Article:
Gluten Sensitive Kids:
Celiac & Non-Celiac Subtypes
Celiac disease, a condition that strikes 1% of our population, is an inherited autoimmune disease where one reacts to gluten, a large protein found in wheat, rye, barley and other grains. Celiac disease causes inflammation and damage to the lining of the small intestine with consequent reduced absorption of the minerals iron and calcium, the water soluble vitamin folic acid, and fat soluble vitamins (vitamin D, E, A, and K). Celiac disease has mental health associations for kids that include the whole gamut of behavior (ADD, OCD), mood (depression, anxiety), and psychotic (schizophrenia) disorders.1-3
If according to Health Canada, delay to diagnosis of Celiac Disease is 11.7 years and onset can happen at any age, then there are a significant portion of our youth that are suffering from an undiagnosed condition that affects their mental health.
Celiac disease is more common than we think. In the USA, about 1.4 million of the 1.8 million that have Celiac disease go under the radar of diagnosis (Science Daily, July 31, 2012). The symptoms are so broad and non-specific that they are often not evaluated with diagnostic blood and/or endoscopic biopsy.4
There are also about 1.6 million in the USA that are on gluten-free diets, most of which do not rely on diagnostic lab. If you are sensitive to this food protein, you do not need to rely on blood or biopsy testing. If you feel better without gluten and worse when you re-introduce it then you have a Gluten Sensitivity issue. Dietary elimination and reintroduction is a diagnostic evaluation procedure that follows the rationale of ‘diagnosis by treatment’.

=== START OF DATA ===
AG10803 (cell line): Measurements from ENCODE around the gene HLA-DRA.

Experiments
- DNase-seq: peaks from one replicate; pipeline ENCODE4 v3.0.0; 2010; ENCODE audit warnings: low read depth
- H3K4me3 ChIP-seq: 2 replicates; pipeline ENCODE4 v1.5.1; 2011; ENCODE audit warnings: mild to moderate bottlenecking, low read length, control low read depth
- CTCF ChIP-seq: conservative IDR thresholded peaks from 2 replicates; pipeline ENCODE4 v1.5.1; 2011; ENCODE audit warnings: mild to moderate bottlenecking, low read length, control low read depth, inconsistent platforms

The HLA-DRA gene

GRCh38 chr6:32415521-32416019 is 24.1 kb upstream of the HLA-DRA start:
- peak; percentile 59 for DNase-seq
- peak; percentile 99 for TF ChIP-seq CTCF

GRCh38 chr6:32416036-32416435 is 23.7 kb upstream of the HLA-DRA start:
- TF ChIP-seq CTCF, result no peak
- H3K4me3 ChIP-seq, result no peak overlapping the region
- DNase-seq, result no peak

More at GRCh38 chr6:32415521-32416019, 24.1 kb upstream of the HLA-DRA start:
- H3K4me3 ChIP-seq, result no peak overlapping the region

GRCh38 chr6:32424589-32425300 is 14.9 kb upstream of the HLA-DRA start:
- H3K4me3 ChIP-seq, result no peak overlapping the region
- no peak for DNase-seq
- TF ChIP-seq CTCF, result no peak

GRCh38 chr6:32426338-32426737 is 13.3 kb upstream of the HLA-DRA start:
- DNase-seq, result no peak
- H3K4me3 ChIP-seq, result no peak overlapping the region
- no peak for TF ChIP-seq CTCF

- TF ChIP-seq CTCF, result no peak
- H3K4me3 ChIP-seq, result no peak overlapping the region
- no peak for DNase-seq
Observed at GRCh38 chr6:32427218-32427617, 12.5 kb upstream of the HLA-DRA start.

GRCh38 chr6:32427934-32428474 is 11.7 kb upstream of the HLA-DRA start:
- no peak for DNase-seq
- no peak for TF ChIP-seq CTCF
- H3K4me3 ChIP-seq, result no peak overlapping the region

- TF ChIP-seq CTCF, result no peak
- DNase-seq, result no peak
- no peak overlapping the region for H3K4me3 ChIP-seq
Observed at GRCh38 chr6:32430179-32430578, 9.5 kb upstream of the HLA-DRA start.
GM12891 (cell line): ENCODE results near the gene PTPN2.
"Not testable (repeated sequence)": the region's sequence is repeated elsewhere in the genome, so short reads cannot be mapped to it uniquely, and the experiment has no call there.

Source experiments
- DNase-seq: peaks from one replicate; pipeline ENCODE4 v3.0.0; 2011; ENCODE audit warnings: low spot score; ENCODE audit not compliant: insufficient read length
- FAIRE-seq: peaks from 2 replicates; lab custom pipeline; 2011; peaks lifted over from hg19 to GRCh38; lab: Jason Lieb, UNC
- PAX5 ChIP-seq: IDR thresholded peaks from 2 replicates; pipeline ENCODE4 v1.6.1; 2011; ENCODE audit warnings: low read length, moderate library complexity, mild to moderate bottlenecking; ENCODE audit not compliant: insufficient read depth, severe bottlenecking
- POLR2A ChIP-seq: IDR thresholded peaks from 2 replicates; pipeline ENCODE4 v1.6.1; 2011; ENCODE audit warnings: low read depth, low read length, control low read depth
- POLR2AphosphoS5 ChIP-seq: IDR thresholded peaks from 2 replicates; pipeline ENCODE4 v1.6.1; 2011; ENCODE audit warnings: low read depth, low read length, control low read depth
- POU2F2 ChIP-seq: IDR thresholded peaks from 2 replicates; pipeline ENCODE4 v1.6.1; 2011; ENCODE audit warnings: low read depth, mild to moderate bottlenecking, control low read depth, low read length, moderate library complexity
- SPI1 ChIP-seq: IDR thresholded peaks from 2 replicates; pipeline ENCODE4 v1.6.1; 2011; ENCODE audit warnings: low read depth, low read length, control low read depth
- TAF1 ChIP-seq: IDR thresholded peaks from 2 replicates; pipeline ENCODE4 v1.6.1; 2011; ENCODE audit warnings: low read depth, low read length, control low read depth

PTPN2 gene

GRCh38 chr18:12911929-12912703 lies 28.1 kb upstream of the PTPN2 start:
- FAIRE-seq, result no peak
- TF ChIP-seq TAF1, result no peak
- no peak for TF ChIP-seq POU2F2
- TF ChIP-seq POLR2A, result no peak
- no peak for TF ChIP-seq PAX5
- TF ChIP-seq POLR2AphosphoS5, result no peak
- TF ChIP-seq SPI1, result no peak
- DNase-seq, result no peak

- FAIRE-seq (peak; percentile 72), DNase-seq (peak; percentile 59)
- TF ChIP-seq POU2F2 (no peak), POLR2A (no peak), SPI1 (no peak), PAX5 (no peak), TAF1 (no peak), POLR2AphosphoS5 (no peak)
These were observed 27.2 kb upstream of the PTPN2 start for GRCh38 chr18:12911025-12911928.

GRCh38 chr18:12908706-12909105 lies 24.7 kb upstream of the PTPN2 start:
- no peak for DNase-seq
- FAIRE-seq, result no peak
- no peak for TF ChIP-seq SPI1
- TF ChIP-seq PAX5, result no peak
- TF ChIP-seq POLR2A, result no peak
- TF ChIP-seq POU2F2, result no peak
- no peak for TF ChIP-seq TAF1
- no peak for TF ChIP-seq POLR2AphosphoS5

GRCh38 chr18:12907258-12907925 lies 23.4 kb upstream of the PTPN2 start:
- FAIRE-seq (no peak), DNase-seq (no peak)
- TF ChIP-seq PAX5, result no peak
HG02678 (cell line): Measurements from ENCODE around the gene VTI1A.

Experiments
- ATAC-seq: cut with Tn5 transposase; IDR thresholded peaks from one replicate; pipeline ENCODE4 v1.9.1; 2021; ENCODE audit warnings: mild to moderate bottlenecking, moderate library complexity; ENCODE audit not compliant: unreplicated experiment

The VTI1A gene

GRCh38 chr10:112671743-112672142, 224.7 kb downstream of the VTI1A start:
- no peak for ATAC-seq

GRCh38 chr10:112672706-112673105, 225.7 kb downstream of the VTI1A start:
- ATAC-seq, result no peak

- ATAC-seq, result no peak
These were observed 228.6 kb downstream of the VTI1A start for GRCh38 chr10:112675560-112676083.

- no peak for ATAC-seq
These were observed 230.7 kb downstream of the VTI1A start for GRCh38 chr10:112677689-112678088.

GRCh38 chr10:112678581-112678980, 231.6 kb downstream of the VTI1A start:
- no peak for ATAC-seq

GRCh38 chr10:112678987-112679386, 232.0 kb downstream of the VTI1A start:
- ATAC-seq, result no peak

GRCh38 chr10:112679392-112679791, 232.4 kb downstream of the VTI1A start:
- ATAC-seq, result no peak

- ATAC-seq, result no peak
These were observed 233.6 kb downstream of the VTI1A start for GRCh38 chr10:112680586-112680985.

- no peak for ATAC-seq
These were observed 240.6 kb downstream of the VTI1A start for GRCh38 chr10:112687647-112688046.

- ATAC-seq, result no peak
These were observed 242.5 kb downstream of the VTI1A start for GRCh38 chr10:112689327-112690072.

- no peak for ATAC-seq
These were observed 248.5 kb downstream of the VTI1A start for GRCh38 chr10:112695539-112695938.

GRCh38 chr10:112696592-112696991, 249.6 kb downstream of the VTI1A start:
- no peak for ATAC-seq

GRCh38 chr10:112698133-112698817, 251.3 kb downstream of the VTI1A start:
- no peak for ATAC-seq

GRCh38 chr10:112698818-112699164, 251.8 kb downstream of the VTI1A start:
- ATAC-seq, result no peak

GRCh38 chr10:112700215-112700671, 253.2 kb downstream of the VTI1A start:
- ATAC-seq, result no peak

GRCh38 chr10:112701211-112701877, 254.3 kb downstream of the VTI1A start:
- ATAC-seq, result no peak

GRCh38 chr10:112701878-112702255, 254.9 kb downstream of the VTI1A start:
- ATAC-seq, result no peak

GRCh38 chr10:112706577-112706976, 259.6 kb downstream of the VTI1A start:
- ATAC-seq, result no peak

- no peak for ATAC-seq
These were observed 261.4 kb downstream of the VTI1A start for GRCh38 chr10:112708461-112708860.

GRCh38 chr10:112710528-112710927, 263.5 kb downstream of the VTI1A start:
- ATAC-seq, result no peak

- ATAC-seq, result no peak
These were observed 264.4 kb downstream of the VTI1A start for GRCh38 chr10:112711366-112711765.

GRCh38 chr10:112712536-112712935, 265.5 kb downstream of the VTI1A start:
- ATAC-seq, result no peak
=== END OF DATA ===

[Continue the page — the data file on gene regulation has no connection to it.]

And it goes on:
Toronto Outpatient Clinic for Behavior, Mood, and Psychotic Disorders
1. Niederhofer, H. Association of Attention-Deficit/Hyperactivity Disorder and Celiac Disease: A Brief Report. Primary Care Companion for CNS Disorders, 2011; 13(3): PCC.10br01104.
2. Sharma TR et. al. Psychiatric comorbidities in patients with celiac disease: Is there any concrete biological association? Asian Journal of Psychiatry, 2011(Jun); 4(2): 150-1.
3. Jackson JR et. al. Neurologic and Psychiatric Manifestations of Celiac Disease and Gluten Sensitivity. Psychiatric Quarterly, 2012(March); 83(1): 91-102.
4. Katz K. et. al. Screening for Celiac Disease in a North American Population: Sequential Serology and Gastrointestinal Symptoms. American Journal of Gastroenterology, 2011; 106(7): 1333–1339.